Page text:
Jack Reddish was born in Salt Lake City, Utah in 1926. He began skiing at Alta in 1933 and raced for many years under the umbrella of the Alta Ski Club. Jack, nicknamed "Red Dog," was an outstanding athlete and won most Intermountain and national competitions, and several in Europe. At age fourteen, while competing for the Alta Ski Club, Reddish became the youngest competitor ever to jump the "A" take-off on storied Ecker Hill and won the National Ski Association Class B ski jumping title at that event. He went on to be a member of the 1948 U.S. Olympic Alpine Ski Team and his exploits on skis during the late 1940s and early 50s are among the greatest in the history of the sport in North America. He won the national downhill, slalom, and combined title in 1948; the prestigious Harriman Cup 1949; the national slalom and combined titles in 1950 and 1952; and won the Alta Snow Cup three times (1948, 1949, and 1951).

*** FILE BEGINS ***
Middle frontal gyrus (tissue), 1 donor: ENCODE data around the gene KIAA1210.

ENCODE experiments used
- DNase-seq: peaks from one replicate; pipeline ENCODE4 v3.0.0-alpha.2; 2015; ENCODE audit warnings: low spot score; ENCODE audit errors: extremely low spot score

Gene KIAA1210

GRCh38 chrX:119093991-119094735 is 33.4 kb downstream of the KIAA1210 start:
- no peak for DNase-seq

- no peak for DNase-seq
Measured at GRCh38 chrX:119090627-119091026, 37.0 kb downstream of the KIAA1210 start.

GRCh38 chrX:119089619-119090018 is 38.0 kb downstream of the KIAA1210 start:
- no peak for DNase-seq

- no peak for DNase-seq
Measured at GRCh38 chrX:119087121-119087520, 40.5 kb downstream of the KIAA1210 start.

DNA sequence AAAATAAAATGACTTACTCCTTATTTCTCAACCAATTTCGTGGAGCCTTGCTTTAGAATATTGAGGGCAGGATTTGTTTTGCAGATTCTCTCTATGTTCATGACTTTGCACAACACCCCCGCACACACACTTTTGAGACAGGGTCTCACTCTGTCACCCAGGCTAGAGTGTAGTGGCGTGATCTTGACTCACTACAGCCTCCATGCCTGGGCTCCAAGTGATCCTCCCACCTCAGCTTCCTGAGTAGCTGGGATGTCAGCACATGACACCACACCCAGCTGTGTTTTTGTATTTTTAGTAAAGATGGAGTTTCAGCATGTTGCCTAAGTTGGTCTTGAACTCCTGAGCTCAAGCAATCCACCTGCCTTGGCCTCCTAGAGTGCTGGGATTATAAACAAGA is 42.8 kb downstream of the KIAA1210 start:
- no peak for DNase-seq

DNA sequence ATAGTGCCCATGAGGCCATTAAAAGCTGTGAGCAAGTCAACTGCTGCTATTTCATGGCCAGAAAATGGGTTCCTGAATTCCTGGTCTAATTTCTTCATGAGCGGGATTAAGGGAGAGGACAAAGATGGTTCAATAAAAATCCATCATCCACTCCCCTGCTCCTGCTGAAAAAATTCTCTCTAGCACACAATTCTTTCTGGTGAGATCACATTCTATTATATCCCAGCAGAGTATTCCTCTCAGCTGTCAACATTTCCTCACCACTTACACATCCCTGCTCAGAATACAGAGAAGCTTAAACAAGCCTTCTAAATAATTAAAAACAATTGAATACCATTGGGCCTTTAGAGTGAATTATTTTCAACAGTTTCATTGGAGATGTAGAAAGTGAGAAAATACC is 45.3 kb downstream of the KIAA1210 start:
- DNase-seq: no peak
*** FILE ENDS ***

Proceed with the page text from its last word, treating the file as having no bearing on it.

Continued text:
After his competitive career, he went into the movie film making profession and directed a number of films in Hollywood such as "Bonnie and Clyde," "The Thomas Crown Affair," and "Bullit."
Jack Reddish was elected to the U.S. National Ski Hall of Fame in 1969 for his outstanding contribution as an athlete to the sport of skiing. He passed away in 1992.